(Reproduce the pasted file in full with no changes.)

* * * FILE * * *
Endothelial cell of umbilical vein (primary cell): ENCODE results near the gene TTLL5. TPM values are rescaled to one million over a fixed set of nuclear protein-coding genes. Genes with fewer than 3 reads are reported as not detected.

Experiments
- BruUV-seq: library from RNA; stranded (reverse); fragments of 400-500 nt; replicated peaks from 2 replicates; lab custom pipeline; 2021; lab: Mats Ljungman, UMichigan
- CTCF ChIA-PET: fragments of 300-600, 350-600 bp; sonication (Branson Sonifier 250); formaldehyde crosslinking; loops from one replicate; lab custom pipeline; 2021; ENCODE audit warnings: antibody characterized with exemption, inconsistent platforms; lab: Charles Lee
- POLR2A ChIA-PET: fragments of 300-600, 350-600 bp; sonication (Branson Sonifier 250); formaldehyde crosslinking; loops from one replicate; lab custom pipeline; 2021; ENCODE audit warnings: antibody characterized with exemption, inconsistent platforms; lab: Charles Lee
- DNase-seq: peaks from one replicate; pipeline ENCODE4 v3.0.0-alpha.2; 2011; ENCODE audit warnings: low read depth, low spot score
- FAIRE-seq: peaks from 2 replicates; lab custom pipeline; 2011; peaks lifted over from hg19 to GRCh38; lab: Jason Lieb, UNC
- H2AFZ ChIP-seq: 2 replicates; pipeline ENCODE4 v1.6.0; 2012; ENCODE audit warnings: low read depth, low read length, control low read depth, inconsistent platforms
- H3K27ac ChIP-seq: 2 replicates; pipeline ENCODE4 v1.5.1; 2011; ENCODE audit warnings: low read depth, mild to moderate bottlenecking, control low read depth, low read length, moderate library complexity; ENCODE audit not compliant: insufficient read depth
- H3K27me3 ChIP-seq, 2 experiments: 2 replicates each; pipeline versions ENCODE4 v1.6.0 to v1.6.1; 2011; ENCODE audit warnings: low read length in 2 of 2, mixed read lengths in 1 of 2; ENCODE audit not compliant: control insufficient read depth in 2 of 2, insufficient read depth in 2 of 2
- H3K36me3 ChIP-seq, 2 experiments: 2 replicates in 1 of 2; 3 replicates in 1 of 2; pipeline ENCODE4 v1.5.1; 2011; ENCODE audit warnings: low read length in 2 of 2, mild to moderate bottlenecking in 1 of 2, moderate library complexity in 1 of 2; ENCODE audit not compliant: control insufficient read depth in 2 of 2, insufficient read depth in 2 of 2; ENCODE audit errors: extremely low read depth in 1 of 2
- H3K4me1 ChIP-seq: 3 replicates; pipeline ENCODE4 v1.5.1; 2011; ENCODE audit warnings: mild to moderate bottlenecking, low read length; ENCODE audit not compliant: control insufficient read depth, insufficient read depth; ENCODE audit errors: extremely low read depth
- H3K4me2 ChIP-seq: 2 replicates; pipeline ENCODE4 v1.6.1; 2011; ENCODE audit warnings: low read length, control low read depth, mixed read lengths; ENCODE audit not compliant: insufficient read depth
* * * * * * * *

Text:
Endothelial cell of umbilical vein (primary cell): ENCODE results near the gene TTLL5. TPM values are rescaled to one million over a fixed set of nuclear protein-coding genes. Genes with fewer than 3 reads are reported as not detected.

Experiments
- BruUV-seq: library from RNA; stranded (reverse); fragments of 400-500 nt; replicated peaks from 2 replicates; lab custom pipeline; 2021; lab: Mats Ljungman, UMichigan
- CTCF ChIA-PET: fragments of 300-600, 350-600 bp; sonication (Branson Sonifier 250); formaldehyde crosslinking; loops from one replicate; lab custom pipeline; 2021; ENCODE audit warnings: antibody characterized with exemption, inconsistent platforms; lab: Charles Lee
- POLR2A ChIA-PET: fragments of 300-600, 350-600 bp; sonication (Branson Sonifier 250); formaldehyde crosslinking; loops from one replicate; lab custom pipeline; 2021; ENCODE audit warnings: antibody characterized with exemption, inconsistent platforms; lab: Charles Lee
- DNase-seq: peaks from one replicate; pipeline ENCODE4 v3.0.0-alpha.2; 2011; ENCODE audit warnings: low read depth, low spot score
- FAIRE-seq: peaks from 2 replicates; lab custom pipeline; 2011; peaks lifted over from hg19 to GRCh38; lab: Jason Lieb, UNC
- H2AFZ ChIP-seq: 2 replicates; pipeline ENCODE4 v1.6.0; 2012; ENCODE audit warnings: low read depth, low read length, control low read depth, inconsistent platforms
- H3K27ac ChIP-seq: 2 replicates; pipeline ENCODE4 v1.5.1; 2011; ENCODE audit warnings: low read depth, mild to moderate bottlenecking, control low read depth, low read length, moderate library complexity; ENCODE audit not compliant: insufficient read depth
- H3K27me3 ChIP-seq, 2 experiments: 2 replicates each; pipeline versions ENCODE4 v1.6.0 to v1.6.1; 2011; ENCODE audit warnings: low read length in 2 of 2, mixed read lengths in 1 of 2; ENCODE audit not compliant: control insufficient read depth in 2 of 2, insufficient read depth in 2 of 2
- H3K36me3 ChIP-seq, 2 experiments: 2 replicates in 1 of 2; 3 replicates in 1 of 2; pipeline ENCODE4 v1.5.1; 2011; ENCODE audit warnings: low read length in 2 of 2, mild to moderate bottlenecking in 1 of 2, moderate library complexity in 1 of 2; ENCODE audit not compliant: control insufficient read depth in 2 of 2, insufficient read depth in 2 of 2; ENCODE audit errors: extremely low read depth in 1 of 2
- H3K4me1 ChIP-seq: 3 replicates; pipeline ENCODE4 v1.5.1; 2011; ENCODE audit warnings: mild to moderate bottlenecking, low read length; ENCODE audit not compliant: control insufficient read depth, insufficient read depth; ENCODE audit errors: extremely low read depth
- H3K4me2 ChIP-seq: 2 replicates; pipeline ENCODE4 v1.6.1; 2011; ENCODE audit warnings: low read length, control low read depth, mixed read lengths; ENCODE audit not compliant: insufficient read depth